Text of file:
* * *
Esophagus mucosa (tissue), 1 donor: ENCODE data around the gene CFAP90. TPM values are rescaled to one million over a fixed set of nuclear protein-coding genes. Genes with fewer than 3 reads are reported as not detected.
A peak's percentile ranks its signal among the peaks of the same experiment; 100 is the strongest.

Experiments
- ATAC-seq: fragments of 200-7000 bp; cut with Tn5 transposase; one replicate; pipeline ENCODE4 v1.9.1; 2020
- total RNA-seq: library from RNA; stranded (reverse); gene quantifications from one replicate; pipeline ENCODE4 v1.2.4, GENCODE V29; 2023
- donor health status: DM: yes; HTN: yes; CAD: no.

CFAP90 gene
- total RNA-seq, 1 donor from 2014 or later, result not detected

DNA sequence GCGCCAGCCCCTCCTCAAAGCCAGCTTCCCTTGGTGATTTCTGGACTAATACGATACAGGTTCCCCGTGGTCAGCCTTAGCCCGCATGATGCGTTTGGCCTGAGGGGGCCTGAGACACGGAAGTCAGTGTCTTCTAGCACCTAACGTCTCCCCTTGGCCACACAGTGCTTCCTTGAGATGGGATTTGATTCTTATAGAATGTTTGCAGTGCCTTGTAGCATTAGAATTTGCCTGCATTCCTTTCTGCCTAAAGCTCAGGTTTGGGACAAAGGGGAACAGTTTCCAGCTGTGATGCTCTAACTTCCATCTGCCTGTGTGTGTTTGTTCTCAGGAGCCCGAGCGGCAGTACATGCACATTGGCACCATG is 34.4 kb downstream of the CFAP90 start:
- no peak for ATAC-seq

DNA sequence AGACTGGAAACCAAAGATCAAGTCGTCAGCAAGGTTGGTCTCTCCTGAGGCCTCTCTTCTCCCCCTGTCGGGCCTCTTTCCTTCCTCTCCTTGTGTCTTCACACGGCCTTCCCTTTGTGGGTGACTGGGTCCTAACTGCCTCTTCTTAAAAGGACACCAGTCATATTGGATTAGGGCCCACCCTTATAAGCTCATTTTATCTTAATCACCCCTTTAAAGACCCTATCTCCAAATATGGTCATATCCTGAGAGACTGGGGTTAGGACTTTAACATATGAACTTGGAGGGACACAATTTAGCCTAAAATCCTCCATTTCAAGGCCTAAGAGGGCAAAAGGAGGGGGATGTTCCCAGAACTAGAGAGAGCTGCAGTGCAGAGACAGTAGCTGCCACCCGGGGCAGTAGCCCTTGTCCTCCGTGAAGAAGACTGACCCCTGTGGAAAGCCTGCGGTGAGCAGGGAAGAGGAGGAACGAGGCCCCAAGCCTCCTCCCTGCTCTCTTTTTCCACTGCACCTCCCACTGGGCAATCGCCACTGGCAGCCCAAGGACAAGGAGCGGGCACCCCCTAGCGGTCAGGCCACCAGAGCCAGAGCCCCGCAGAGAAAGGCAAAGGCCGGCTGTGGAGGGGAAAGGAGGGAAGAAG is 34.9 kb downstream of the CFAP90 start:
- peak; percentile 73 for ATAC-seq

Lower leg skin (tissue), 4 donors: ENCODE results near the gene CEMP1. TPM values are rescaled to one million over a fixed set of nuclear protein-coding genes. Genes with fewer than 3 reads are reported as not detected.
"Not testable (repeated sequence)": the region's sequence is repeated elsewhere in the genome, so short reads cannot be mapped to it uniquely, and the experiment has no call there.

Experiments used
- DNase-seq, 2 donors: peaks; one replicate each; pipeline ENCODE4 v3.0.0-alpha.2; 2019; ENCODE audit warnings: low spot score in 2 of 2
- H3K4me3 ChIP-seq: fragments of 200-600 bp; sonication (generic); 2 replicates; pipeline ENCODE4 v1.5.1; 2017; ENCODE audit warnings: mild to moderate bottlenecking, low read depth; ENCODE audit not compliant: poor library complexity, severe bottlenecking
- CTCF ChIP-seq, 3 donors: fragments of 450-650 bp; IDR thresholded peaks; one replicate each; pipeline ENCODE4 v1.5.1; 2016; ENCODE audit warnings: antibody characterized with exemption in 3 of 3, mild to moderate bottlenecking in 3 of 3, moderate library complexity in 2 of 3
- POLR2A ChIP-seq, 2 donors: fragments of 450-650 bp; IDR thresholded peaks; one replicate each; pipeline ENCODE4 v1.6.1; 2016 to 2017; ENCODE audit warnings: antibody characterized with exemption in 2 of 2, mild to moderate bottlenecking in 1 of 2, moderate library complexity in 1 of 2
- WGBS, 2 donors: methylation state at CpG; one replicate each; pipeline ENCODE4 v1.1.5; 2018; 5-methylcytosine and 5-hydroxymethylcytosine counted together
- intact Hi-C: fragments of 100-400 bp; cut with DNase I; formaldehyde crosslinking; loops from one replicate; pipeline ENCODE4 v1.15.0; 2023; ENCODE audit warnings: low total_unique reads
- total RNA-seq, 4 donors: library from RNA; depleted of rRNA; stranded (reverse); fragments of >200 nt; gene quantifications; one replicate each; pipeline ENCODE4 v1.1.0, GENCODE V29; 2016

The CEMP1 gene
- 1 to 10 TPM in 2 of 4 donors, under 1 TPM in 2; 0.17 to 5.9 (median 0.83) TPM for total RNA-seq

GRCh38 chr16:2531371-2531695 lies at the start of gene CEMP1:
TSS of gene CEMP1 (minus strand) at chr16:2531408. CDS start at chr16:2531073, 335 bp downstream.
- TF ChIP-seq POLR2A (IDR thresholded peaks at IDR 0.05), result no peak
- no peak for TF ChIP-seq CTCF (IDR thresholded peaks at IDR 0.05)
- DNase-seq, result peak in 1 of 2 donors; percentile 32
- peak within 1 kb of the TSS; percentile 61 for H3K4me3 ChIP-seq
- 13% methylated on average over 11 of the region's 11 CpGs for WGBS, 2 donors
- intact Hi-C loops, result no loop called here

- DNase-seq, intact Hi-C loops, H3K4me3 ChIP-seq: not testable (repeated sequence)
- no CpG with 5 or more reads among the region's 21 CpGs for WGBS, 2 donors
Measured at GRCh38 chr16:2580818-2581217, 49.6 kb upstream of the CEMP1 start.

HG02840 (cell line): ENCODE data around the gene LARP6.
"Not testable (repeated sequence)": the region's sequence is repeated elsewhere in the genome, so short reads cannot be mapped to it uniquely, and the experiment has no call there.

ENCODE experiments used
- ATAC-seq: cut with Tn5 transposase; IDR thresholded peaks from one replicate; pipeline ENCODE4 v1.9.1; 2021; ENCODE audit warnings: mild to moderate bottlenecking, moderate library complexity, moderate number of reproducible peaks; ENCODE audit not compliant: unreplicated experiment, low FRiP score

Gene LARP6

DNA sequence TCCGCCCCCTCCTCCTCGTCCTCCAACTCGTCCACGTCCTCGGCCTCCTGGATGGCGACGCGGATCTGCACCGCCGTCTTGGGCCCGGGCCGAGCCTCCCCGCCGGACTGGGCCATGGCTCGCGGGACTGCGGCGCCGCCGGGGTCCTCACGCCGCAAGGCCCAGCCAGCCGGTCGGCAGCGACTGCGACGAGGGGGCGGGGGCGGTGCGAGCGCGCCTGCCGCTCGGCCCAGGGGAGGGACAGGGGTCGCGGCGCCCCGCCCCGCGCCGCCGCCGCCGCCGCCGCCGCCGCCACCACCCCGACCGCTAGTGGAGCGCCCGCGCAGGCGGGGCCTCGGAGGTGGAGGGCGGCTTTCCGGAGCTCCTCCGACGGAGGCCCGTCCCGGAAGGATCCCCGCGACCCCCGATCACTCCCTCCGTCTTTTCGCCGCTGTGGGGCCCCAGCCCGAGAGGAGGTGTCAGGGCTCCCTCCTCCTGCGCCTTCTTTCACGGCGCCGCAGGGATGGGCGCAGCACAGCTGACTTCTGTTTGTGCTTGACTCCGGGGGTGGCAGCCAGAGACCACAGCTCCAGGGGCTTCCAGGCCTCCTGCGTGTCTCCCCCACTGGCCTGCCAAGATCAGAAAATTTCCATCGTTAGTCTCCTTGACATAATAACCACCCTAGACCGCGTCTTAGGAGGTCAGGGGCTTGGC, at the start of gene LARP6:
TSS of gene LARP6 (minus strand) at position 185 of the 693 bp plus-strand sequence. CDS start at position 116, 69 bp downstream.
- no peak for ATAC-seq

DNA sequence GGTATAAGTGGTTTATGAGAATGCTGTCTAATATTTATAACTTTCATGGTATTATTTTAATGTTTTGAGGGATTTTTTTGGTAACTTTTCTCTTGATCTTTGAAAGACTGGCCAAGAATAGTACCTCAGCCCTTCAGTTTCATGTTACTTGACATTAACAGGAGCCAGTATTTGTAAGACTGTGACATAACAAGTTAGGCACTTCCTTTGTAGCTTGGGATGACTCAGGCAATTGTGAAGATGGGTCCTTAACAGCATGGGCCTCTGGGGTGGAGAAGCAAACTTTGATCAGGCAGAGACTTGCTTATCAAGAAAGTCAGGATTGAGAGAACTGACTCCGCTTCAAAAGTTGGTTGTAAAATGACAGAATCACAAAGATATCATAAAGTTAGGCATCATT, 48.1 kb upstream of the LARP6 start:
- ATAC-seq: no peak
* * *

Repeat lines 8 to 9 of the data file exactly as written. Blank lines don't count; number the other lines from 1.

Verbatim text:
- total RNA-seq, 1 donor from 2014 or later, result not detected

DNA sequence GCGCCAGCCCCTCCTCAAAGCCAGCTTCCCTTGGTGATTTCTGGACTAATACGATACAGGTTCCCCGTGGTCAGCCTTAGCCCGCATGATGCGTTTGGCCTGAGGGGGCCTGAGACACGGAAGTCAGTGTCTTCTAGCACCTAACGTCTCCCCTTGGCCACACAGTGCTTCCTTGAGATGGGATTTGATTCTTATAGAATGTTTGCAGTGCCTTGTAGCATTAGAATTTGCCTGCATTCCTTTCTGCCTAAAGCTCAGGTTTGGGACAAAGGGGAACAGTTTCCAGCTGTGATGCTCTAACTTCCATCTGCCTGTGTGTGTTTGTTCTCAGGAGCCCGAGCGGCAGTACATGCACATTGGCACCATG is 34.4 kb downstream of the CFAP90 start: